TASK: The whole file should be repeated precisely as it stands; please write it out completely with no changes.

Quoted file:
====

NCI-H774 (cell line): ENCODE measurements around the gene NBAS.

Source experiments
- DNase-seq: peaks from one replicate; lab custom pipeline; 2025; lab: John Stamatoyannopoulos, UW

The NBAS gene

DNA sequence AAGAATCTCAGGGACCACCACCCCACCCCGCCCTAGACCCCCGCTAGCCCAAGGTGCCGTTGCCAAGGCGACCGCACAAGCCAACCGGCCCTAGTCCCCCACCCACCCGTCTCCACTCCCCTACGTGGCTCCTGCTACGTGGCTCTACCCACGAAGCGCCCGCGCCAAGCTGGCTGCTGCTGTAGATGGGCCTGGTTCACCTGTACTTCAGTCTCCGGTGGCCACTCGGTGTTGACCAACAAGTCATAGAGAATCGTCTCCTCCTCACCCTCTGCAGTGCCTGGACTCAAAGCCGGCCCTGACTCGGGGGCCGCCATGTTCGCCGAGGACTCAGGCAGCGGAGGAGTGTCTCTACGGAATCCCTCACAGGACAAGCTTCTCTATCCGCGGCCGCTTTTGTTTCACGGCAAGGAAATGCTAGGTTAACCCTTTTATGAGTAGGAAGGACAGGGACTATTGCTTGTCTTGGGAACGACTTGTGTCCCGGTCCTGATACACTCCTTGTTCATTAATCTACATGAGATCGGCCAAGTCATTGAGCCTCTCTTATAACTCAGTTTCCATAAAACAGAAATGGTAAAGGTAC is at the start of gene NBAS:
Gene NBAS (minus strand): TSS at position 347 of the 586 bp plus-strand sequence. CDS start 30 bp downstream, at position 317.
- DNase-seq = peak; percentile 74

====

NCI-H774 (cell line): ENCODE measurements around the gene NBAS.

Source experiments
- DNase-seq: peaks from one replicate; lab custom pipeline; 2025; lab: John Stamatoyannopoulos, UW

The NBAS gene

DNA sequence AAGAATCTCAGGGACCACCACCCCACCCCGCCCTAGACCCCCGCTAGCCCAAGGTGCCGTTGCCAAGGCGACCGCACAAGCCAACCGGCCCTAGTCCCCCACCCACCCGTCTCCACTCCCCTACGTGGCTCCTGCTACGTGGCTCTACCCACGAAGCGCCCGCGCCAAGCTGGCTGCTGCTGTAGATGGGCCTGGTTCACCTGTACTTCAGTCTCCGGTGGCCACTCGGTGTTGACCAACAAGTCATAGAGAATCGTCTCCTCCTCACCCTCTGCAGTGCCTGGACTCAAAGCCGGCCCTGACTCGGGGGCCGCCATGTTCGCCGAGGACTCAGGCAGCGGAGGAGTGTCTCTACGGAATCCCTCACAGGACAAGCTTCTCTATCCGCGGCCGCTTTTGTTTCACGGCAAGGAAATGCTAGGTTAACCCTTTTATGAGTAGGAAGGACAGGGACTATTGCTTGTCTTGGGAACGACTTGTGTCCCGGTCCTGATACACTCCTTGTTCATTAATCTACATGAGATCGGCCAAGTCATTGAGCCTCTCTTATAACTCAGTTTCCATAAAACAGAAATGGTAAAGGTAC is at the start of gene NBAS:
Gene NBAS (minus strand): TSS at position 347 of the 586 bp plus-strand sequence. CDS start 30 bp downstream, at position 317.
- DNase-seq = peak; percentile 74